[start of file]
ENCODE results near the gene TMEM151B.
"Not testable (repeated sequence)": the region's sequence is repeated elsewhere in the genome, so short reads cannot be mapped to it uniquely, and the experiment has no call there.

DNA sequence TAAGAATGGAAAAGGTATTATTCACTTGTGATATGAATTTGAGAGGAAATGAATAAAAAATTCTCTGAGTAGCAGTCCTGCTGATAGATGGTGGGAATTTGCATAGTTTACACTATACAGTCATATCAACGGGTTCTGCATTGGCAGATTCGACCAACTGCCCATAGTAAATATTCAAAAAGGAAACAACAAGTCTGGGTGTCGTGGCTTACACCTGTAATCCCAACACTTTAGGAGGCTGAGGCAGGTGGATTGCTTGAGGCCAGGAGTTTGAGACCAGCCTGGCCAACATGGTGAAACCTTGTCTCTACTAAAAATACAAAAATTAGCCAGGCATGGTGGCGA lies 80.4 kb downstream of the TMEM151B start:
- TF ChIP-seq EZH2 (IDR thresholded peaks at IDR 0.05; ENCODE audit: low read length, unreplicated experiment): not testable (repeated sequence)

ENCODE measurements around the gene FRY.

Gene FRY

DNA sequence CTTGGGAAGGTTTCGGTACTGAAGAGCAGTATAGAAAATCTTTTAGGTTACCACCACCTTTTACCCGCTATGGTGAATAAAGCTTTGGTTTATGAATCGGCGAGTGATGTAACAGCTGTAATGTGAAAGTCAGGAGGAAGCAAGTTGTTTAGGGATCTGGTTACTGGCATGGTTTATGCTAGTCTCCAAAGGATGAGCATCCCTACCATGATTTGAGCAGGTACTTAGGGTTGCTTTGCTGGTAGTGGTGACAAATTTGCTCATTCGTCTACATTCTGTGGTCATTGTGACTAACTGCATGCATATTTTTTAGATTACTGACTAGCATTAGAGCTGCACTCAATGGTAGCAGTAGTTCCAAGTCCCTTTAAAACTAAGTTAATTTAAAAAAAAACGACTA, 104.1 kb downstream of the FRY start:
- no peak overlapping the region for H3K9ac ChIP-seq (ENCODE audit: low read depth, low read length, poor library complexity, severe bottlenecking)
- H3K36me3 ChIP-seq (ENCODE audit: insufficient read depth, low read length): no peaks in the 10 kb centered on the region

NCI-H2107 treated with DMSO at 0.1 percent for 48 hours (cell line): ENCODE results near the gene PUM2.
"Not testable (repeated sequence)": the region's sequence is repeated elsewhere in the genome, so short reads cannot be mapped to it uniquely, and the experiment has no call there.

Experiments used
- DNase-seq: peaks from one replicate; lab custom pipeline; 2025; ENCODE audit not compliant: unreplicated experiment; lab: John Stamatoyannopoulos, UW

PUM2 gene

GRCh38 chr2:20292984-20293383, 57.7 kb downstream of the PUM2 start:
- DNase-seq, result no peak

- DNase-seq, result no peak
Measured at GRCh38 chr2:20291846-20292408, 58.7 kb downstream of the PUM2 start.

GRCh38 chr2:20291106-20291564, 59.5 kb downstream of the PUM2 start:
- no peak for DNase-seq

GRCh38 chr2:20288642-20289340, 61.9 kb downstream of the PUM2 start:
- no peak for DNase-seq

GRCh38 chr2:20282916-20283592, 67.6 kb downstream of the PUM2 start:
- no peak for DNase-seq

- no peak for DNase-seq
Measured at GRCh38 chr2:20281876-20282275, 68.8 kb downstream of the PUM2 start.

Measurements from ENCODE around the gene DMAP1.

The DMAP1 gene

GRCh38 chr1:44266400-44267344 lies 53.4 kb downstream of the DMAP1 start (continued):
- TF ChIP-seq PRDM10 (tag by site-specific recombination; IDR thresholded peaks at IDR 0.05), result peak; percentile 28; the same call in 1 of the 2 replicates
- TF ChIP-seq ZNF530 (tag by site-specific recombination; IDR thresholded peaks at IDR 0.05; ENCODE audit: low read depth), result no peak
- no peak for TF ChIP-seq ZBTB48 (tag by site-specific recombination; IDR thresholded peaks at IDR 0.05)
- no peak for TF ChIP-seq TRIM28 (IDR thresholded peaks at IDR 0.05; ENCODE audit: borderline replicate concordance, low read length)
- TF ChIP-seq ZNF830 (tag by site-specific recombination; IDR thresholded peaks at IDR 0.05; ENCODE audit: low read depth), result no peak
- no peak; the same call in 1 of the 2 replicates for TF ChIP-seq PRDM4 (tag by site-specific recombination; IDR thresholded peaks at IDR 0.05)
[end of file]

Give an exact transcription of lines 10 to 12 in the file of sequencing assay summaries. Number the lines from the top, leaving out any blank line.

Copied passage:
NCI-H2107 treated with DMSO at 0.1 percent for 48 hours (cell line): ENCODE results near the gene PUM2.
"Not testable (repeated sequence)": the region's sequence is repeated elsewhere in the genome, so short reads cannot be mapped to it uniquely, and the experiment has no call there.

Experiments used